Safety Culture: What's Under Your Helmet?

In a weak culture, we veer away from doing the right thing in favor of doing the thing that's right for me.

By Matt Forck

"In a weak culture, we veer away from doing the right thing in favor of doing the thing that's right for me." -Simon Sinek

Jonathan Martin was a big athletic kid-and smart, too. Martin's mother and father were both Harvard graduates. His mother worked as a corporate attorney, while his father was a professor at UCLA. Growing up in California, Martin attended some of the best schools in the area, including the Harvard Westlake School in Los Angeles. He loved his studies-and football.

As a high school senior, Martin was rated as one of the top 50 linemen recruits. To blend school and sports, he chose to play college football at Stanford. Martin studied Ancient History and excelled at left tackle. As a redshirt freshman he made the freshman all-American team. Then as a sophomore and junior was recognized as a first team all-American. He declared for the NFL draft a year early and was projected as the third best offensive tackle. Martin was selected as the 42nd overall picking the 2012 NFL draft-selected by the Miami Dolphins. He was excited for this next phase of his life.

Yet, 16 months later Martin walked out of the Dolphins practice facility and shocked the football world by exposing a culture that was toxic. What does this have to do with worker safety? Everything.

On February 14, 2014, nearly four months after Martin walked out of the Dolphins facility, the NFL released a 144-page report on their investigation, dubbed the Ted Wells Report after lead investigator and well respected attorney Ted Wells. The study found and detailed a workplace culture that allowed bullying and harassment.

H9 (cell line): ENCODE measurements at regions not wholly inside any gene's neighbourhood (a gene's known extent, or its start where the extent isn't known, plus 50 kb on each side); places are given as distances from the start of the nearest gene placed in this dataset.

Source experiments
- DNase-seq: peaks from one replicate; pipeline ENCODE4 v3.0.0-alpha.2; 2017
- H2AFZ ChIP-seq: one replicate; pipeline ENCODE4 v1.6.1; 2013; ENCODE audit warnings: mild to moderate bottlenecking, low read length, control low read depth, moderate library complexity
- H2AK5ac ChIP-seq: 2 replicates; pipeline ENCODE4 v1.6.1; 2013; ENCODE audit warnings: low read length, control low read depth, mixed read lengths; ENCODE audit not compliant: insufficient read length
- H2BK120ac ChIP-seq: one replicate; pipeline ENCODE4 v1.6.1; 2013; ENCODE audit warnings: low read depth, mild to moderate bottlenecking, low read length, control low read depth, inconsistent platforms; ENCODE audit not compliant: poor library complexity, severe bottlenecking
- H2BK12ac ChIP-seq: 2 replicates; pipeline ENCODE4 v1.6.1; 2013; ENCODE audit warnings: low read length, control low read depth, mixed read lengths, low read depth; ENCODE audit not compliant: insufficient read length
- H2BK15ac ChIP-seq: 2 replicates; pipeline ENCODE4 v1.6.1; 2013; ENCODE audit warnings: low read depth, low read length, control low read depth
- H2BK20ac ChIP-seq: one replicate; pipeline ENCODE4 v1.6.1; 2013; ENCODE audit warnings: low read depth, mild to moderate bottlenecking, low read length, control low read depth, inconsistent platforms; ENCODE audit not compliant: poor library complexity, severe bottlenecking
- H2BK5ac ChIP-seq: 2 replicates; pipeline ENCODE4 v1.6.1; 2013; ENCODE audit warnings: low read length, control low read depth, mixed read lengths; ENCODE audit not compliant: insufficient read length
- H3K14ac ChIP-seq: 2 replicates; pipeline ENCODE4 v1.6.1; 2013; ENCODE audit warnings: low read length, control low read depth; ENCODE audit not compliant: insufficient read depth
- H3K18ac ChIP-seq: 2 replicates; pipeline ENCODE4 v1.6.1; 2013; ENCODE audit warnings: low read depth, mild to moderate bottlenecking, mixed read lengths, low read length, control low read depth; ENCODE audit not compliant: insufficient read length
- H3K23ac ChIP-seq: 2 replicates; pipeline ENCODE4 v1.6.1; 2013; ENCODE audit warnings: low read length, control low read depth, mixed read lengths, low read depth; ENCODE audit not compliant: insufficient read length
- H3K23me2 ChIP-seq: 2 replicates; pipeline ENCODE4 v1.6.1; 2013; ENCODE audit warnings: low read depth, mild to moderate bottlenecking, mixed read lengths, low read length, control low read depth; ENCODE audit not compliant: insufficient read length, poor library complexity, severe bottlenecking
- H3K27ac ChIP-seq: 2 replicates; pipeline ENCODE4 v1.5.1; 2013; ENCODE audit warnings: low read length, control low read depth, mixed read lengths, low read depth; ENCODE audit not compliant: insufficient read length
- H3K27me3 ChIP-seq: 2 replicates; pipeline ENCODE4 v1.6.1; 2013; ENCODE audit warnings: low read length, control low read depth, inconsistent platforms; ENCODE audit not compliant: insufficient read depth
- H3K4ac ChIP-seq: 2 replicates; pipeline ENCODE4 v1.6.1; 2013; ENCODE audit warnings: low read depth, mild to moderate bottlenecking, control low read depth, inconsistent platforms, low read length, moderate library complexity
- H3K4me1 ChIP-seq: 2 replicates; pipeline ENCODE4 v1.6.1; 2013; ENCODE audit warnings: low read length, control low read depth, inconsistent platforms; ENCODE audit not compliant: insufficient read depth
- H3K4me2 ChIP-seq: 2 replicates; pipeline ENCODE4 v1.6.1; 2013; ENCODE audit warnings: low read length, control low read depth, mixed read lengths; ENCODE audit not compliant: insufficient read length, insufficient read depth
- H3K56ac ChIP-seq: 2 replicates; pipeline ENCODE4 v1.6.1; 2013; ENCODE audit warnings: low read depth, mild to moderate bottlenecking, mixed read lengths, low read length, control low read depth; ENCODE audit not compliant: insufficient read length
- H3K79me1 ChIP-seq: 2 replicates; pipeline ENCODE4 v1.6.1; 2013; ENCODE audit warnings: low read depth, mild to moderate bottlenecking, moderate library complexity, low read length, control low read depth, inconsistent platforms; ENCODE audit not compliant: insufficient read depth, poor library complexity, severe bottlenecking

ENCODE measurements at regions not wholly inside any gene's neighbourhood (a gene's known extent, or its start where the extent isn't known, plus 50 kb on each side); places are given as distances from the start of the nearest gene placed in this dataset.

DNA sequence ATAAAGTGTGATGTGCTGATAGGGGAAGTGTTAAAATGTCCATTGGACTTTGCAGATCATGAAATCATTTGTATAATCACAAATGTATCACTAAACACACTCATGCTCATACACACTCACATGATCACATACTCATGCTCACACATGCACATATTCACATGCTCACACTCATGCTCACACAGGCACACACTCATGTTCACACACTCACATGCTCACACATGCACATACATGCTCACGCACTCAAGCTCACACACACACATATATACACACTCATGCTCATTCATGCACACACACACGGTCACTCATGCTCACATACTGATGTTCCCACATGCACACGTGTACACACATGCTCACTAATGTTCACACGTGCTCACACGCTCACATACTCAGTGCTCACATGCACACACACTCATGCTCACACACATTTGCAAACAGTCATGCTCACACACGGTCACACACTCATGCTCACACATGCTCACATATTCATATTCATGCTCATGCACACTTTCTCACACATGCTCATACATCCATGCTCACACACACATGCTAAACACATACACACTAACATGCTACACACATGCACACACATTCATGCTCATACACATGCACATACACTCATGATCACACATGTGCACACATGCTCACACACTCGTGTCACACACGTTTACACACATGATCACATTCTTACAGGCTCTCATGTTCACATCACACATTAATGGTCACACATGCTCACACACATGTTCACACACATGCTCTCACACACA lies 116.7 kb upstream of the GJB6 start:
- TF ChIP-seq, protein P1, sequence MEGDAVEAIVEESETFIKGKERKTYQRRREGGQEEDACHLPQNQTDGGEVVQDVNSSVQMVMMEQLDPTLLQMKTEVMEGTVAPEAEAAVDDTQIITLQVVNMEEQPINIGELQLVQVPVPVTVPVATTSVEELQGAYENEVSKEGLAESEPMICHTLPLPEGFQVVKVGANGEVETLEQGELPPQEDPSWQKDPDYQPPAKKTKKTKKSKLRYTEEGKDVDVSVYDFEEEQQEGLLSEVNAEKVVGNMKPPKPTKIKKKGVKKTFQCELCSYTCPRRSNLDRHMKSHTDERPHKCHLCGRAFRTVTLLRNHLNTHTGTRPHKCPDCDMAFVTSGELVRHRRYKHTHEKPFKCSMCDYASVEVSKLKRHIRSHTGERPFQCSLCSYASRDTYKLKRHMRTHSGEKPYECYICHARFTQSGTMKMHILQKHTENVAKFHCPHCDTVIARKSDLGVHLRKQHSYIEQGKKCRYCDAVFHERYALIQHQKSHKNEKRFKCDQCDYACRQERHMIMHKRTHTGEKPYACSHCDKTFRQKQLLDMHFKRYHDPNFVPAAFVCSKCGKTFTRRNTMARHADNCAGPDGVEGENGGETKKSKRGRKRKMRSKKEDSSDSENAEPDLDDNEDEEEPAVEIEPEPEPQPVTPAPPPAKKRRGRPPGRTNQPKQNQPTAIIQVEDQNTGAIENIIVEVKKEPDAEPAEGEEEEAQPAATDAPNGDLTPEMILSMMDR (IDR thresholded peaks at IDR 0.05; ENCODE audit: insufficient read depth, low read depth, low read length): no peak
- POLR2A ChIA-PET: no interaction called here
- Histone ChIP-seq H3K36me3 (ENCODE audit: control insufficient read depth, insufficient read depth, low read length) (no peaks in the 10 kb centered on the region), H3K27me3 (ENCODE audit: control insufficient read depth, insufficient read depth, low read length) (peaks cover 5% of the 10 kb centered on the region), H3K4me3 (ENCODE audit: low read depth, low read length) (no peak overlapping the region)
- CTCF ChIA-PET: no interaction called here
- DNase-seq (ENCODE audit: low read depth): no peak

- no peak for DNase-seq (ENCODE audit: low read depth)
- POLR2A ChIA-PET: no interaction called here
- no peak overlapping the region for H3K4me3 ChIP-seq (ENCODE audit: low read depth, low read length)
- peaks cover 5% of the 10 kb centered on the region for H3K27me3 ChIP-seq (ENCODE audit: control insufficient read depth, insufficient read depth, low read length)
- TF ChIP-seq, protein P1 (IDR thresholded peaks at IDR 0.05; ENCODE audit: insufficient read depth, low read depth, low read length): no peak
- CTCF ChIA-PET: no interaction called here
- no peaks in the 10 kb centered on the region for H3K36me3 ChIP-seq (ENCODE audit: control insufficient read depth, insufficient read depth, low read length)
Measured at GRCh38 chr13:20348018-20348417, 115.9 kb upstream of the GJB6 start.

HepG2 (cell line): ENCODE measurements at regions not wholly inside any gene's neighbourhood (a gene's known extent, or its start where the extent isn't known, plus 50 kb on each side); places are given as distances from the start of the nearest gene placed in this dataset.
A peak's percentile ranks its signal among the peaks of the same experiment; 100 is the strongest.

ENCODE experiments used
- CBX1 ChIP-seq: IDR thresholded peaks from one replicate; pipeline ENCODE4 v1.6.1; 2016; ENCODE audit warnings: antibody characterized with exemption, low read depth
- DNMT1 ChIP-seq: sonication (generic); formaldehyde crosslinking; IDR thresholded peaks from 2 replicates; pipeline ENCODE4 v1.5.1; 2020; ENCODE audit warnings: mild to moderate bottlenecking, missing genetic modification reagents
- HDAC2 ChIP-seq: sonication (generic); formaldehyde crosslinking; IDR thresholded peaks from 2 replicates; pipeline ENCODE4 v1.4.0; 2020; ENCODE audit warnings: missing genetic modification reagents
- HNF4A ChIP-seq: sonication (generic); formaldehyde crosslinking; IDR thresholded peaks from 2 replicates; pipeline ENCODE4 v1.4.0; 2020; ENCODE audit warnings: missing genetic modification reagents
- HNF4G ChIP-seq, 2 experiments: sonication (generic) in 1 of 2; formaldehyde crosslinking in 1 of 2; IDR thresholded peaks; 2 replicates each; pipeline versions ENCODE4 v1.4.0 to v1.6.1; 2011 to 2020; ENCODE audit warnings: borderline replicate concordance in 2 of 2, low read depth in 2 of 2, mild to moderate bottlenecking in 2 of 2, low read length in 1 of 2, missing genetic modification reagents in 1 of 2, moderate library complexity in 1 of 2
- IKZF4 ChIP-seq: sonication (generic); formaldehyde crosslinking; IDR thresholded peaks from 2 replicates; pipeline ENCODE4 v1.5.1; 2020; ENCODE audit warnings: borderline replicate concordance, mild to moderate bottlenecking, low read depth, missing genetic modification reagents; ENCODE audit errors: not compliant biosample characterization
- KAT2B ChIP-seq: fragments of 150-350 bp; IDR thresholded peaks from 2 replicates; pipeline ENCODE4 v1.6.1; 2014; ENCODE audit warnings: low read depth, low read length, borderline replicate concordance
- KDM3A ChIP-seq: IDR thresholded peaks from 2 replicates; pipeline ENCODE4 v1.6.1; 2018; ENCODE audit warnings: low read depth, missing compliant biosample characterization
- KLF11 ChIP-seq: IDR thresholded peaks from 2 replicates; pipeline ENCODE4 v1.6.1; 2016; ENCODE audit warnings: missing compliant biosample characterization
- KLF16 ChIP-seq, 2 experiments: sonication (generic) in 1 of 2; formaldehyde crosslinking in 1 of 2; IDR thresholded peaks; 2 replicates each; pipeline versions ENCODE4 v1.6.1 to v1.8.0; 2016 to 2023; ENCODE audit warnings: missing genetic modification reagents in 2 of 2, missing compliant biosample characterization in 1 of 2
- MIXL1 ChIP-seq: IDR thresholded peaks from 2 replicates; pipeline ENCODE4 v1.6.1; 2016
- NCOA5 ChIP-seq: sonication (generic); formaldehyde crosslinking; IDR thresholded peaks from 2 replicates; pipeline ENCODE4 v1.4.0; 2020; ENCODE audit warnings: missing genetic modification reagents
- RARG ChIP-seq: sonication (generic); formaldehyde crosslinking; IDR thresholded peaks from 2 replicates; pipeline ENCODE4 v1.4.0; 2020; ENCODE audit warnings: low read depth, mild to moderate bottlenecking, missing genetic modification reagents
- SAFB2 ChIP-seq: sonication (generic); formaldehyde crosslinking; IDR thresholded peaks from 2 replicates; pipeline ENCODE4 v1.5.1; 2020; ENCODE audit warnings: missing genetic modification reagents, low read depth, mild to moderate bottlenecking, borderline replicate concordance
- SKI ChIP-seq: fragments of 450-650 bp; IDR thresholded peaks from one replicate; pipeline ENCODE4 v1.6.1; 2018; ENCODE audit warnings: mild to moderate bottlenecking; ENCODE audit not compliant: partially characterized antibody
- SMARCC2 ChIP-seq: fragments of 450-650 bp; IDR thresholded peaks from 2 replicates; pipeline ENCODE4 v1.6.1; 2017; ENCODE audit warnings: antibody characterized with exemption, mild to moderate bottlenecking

Wells writes, "After a thorough examination of the facts, we conclude that three starters on the Dolphins offensive line, Richie Incognito, John Jerry and Mike Pouncey, engaged in a pattern of harassment directed at not only Martin, but also another young Dolphins offensive lineman, whom we refer to as Player A for confidentiality reasons, and a member of the training staff, whom we refer to as the Assistant Trainer. We find that the Assistant Trainer repeatedly was targeted with racial slurs and other racially derogatory language. Player A frequently was subjected to homophobic name-calling and improper physical touching. Martin was taunted on a persistent basis with sexually explicit remarks about his sister and his mother and at times ridiculed with racial insults and other offensive comments."

The report documents countless vulgar statements and instances of harassment. One example from the report: "Incognito recorded a $200 fine against himself for 'breaking Jmart.'"

Safety culture is under the helmet. Culture has been simply defined as what is acceptable around here. What was acceptable in the Dolphin's locker room was a sick climate of harassment and bullying. But, this is not much different from a culture that allows unsafe acts and that encourages or keeps quiet about safety rule violations. If you swap the words "harassment" with "at-risk act," is it really that much different? There are several key take-a-ways for all leaders. Consider the following points: